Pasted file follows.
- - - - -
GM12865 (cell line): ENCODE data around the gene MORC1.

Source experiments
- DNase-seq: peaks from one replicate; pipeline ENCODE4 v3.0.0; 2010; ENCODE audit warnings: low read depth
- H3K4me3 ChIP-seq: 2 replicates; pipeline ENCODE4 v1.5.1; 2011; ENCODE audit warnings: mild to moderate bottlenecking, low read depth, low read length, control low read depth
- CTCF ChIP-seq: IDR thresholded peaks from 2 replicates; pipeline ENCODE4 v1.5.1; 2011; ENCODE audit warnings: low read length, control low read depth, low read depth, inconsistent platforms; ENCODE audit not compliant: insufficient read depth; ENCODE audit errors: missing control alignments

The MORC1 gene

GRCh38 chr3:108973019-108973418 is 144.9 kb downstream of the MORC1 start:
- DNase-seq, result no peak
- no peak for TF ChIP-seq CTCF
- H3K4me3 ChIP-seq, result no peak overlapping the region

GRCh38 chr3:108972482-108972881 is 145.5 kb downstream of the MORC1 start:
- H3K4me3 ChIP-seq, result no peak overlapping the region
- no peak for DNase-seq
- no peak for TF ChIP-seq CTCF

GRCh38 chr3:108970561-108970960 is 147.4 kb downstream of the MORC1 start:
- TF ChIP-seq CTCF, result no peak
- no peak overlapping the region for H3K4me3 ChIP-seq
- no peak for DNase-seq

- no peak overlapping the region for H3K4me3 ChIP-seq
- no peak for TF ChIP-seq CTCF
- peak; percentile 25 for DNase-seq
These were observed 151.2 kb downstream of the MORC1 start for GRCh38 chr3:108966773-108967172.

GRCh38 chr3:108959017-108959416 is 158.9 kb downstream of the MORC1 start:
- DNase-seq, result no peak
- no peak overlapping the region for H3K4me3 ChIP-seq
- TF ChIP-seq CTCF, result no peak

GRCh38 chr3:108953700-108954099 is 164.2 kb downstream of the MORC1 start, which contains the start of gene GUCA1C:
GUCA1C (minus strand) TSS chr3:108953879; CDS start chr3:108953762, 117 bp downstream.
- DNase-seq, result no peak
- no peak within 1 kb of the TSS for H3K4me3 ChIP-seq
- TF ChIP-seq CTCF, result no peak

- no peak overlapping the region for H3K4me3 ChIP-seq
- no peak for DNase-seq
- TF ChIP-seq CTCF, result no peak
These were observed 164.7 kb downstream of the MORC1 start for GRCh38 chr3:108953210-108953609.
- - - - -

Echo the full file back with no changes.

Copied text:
GM12865 (cell line): ENCODE data around the gene MORC1.

Source experiments
- DNase-seq: peaks from one replicate; pipeline ENCODE4 v3.0.0; 2010; ENCODE audit warnings: low read depth
- H3K4me3 ChIP-seq: 2 replicates; pipeline ENCODE4 v1.5.1; 2011; ENCODE audit warnings: mild to moderate bottlenecking, low read depth, low read length, control low read depth
- CTCF ChIP-seq: IDR thresholded peaks from 2 replicates; pipeline ENCODE4 v1.5.1; 2011; ENCODE audit warnings: low read length, control low read depth, low read depth, inconsistent platforms; ENCODE audit not compliant: insufficient read depth; ENCODE audit errors: missing control alignments

The MORC1 gene

GRCh38 chr3:108973019-108973418 is 144.9 kb downstream of the MORC1 start:
- DNase-seq, result no peak
- no peak for TF ChIP-seq CTCF
- H3K4me3 ChIP-seq, result no peak overlapping the region

GRCh38 chr3:108972482-108972881 is 145.5 kb downstream of the MORC1 start:
- H3K4me3 ChIP-seq, result no peak overlapping the region
- no peak for DNase-seq
- no peak for TF ChIP-seq CTCF

GRCh38 chr3:108970561-108970960 is 147.4 kb downstream of the MORC1 start:
- TF ChIP-seq CTCF, result no peak
- no peak overlapping the region for H3K4me3 ChIP-seq
- no peak for DNase-seq

- no peak overlapping the region for H3K4me3 ChIP-seq
- no peak for TF ChIP-seq CTCF
- peak; percentile 25 for DNase-seq
These were observed 151.2 kb downstream of the MORC1 start for GRCh38 chr3:108966773-108967172.

GRCh38 chr3:108959017-108959416 is 158.9 kb downstream of the MORC1 start:
- DNase-seq, result no peak
- no peak overlapping the region for H3K4me3 ChIP-seq
- TF ChIP-seq CTCF, result no peak

GRCh38 chr3:108953700-108954099 is 164.2 kb downstream of the MORC1 start, which contains the start of gene GUCA1C:
GUCA1C (minus strand) TSS chr3:108953879; CDS start chr3:108953762, 117 bp downstream.
- DNase-seq, result no peak
- no peak within 1 kb of the TSS for H3K4me3 ChIP-seq
- TF ChIP-seq CTCF, result no peak

- no peak overlapping the region for H3K4me3 ChIP-seq
- no peak for DNase-seq
- TF ChIP-seq CTCF, result no peak
These were observed 164.7 kb downstream of the MORC1 start for GRCh38 chr3:108953210-108953609.